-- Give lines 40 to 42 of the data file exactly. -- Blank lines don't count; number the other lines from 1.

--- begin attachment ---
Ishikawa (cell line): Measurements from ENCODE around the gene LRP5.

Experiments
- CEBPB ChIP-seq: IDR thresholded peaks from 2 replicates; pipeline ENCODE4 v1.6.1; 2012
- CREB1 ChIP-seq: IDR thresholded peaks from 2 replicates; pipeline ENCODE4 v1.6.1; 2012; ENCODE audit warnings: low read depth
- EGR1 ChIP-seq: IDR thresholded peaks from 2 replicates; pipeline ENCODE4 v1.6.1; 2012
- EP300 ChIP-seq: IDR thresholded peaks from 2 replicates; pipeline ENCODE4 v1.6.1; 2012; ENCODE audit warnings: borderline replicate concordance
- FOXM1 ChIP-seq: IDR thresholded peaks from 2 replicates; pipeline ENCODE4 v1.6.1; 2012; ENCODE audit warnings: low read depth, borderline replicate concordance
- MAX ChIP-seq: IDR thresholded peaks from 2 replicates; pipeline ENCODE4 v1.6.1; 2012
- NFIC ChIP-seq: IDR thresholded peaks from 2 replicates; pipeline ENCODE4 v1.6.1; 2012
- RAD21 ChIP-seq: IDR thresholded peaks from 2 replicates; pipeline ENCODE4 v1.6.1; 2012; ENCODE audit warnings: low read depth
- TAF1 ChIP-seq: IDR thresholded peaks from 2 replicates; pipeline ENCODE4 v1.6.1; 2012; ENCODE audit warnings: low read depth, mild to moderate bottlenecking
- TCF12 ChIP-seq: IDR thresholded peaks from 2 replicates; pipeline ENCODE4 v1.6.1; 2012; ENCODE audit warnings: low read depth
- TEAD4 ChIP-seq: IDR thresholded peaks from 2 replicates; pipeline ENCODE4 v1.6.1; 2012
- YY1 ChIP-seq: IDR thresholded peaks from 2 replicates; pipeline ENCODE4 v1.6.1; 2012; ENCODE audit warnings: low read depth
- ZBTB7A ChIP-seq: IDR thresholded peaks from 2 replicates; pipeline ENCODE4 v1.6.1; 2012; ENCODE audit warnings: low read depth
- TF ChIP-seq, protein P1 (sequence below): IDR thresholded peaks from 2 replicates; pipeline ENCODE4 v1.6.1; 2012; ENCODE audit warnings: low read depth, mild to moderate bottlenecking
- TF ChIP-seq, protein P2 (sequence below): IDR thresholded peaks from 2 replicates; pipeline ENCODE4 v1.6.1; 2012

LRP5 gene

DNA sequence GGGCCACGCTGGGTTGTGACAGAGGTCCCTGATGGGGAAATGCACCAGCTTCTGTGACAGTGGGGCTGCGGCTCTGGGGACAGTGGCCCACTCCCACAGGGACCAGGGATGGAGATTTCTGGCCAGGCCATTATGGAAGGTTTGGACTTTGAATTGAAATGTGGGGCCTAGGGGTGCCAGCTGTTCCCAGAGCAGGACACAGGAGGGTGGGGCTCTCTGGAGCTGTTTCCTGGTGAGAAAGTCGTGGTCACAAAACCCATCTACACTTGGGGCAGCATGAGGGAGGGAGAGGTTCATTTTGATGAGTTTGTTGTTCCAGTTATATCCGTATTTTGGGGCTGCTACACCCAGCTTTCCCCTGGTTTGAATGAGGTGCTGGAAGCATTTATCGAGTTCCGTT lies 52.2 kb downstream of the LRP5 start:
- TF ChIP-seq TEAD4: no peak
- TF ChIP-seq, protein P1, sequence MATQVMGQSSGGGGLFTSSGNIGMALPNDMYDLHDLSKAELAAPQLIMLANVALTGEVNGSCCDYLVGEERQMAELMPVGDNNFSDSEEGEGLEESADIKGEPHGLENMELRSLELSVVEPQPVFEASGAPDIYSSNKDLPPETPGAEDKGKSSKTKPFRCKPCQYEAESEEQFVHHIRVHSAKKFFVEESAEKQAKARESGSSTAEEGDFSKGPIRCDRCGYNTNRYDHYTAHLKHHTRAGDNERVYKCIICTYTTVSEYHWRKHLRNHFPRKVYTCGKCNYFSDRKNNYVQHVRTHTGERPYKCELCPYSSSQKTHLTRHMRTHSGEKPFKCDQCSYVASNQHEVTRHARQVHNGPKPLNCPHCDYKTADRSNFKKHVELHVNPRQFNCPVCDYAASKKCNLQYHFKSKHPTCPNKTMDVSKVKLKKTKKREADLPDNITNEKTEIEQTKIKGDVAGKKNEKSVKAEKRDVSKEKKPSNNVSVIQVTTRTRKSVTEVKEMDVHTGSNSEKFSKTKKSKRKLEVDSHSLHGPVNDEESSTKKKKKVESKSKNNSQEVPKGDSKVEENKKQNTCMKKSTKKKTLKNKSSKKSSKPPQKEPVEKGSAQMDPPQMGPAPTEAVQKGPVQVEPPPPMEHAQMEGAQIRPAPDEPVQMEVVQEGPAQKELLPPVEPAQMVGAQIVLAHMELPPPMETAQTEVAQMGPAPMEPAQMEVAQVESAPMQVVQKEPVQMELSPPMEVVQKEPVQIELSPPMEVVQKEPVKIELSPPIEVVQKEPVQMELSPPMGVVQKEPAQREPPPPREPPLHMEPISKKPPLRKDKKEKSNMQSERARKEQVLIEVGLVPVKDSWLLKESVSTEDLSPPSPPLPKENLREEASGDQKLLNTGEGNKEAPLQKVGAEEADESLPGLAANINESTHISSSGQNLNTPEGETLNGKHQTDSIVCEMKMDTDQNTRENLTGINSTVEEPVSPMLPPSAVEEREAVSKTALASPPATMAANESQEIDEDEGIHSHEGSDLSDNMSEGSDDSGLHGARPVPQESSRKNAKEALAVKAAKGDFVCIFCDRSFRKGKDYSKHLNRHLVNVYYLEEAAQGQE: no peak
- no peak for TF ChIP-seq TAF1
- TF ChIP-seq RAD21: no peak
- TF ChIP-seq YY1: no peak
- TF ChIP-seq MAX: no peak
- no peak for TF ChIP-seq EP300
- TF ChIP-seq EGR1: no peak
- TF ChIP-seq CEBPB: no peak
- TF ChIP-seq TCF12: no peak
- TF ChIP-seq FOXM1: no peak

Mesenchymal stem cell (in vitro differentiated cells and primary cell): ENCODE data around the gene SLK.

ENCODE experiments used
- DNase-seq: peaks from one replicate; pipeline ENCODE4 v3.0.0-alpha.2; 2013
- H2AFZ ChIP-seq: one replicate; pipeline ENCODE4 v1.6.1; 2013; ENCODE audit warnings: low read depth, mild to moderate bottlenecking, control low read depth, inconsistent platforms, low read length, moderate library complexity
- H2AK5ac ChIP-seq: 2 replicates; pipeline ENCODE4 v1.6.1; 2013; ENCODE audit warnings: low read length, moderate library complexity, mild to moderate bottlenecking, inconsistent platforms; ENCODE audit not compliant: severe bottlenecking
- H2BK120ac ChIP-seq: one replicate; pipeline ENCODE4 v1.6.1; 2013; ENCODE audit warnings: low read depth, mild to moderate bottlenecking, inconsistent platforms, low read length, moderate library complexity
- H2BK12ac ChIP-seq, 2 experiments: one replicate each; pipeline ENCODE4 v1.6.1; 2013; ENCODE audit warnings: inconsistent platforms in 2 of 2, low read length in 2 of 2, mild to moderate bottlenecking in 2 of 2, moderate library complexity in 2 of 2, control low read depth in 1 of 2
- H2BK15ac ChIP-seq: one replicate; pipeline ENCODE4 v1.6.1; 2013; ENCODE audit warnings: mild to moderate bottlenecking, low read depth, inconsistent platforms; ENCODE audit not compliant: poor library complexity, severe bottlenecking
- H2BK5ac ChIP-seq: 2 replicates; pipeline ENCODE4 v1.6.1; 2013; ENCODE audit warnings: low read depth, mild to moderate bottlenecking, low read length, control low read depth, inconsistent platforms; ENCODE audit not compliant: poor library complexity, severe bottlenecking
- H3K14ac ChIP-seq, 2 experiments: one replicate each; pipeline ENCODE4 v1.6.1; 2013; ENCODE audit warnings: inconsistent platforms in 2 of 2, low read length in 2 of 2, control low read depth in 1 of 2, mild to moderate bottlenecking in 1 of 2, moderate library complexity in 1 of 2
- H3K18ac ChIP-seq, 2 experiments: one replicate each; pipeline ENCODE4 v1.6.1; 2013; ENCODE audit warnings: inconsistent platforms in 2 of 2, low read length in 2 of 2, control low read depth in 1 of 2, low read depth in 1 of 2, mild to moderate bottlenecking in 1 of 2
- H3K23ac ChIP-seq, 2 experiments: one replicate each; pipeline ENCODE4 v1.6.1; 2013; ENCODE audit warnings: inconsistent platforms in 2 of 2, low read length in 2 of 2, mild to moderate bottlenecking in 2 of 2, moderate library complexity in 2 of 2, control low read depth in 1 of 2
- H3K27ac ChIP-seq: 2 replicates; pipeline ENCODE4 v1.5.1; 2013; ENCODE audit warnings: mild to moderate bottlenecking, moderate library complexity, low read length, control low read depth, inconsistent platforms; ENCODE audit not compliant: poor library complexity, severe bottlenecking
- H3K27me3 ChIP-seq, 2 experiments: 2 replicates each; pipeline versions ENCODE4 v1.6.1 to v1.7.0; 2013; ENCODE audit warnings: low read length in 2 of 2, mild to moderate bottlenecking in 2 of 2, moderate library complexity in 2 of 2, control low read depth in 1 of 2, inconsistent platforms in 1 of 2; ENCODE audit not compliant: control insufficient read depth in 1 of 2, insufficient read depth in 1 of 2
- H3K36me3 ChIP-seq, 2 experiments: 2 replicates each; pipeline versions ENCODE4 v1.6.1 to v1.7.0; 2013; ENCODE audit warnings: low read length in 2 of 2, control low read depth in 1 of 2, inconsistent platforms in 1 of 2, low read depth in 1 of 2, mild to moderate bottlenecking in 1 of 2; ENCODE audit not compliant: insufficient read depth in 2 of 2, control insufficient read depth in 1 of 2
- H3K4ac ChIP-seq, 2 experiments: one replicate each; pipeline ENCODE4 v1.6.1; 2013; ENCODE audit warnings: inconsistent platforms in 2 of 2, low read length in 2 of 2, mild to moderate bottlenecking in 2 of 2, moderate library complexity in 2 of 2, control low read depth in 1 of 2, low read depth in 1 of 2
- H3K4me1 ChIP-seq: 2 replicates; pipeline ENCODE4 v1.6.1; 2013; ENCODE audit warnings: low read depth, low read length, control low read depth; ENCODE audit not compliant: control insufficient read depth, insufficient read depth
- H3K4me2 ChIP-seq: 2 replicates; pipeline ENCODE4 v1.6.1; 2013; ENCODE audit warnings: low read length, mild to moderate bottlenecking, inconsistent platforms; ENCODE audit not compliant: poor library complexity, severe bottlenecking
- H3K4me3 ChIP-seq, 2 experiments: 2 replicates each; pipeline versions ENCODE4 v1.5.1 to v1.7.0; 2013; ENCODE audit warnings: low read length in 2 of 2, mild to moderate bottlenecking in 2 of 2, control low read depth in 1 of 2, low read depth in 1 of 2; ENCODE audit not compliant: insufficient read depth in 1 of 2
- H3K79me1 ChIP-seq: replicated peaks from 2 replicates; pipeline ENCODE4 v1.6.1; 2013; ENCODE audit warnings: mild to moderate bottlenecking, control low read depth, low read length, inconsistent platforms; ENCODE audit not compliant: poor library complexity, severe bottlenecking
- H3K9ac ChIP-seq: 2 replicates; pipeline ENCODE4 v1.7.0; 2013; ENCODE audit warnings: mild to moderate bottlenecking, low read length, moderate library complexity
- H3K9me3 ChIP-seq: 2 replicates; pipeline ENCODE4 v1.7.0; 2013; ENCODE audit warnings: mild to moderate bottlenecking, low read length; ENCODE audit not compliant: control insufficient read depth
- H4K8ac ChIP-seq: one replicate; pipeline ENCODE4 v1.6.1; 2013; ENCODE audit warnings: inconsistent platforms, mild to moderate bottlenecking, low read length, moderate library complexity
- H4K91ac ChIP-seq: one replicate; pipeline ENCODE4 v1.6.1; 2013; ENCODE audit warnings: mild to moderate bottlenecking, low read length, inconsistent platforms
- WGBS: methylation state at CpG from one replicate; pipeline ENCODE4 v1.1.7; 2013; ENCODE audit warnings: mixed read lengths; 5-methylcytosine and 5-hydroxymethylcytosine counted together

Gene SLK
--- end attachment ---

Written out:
- H3K14ac ChIP-seq, 2 experiments: one replicate each; pipeline ENCODE4 v1.6.1; 2013; ENCODE audit warnings: inconsistent platforms in 2 of 2, low read length in 2 of 2, control low read depth in 1 of 2, mild to moderate bottlenecking in 1 of 2, moderate library complexity in 1 of 2
- H3K18ac ChIP-seq, 2 experiments: one replicate each; pipeline ENCODE4 v1.6.1; 2013; ENCODE audit warnings: inconsistent platforms in 2 of 2, low read length in 2 of 2, control low read depth in 1 of 2, low read depth in 1 of 2, mild to moderate bottlenecking in 1 of 2
- H3K23ac ChIP-seq, 2 experiments: one replicate each; pipeline ENCODE4 v1.6.1; 2013; ENCODE audit warnings: inconsistent platforms in 2 of 2, low read length in 2 of 2, mild to moderate bottlenecking in 2 of 2, moderate library complexity in 2 of 2, control low read depth in 1 of 2